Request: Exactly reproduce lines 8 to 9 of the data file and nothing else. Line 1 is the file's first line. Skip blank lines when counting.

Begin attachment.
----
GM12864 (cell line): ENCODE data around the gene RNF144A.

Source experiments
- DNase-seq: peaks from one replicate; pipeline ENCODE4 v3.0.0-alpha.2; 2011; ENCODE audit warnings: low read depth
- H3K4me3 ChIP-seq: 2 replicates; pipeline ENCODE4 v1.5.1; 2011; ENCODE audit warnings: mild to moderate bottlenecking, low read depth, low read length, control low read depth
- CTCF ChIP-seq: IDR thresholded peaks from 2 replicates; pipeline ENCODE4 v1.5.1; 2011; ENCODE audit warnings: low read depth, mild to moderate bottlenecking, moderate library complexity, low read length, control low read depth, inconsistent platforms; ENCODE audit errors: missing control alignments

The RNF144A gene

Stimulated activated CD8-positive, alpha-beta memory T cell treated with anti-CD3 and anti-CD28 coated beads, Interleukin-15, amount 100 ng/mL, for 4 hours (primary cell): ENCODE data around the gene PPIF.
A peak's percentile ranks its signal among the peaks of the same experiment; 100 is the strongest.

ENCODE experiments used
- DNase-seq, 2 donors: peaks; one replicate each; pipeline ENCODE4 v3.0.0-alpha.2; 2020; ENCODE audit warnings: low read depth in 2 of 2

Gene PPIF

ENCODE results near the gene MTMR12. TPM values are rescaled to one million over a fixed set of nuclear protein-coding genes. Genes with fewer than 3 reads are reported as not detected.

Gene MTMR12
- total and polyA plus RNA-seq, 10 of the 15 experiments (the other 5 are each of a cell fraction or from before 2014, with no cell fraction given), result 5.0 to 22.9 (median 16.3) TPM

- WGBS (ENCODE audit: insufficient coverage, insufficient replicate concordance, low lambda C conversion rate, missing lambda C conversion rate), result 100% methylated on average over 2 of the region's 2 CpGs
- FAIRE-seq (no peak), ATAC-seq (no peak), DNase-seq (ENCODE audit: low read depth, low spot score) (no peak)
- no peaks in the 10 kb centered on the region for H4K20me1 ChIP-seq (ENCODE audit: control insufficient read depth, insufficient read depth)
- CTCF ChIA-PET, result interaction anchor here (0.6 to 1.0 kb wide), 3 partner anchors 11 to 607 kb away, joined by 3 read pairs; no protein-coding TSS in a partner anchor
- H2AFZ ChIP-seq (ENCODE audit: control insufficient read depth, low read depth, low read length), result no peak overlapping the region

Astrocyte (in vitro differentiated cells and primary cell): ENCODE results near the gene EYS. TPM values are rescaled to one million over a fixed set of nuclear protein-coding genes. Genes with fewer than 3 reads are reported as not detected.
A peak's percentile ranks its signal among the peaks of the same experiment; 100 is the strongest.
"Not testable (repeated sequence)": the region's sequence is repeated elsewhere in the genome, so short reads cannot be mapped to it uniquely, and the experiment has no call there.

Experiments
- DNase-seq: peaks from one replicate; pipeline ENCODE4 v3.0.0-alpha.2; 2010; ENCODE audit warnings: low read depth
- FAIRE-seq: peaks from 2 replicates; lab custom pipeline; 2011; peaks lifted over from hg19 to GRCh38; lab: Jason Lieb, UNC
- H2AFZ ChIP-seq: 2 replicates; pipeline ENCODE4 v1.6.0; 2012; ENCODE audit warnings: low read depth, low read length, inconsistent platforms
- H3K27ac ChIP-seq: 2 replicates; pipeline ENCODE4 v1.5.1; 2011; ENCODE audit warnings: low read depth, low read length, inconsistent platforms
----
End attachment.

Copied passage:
A peak's percentile ranks its signal among the peaks of the same experiment; 100 is the strongest.

ENCODE experiments used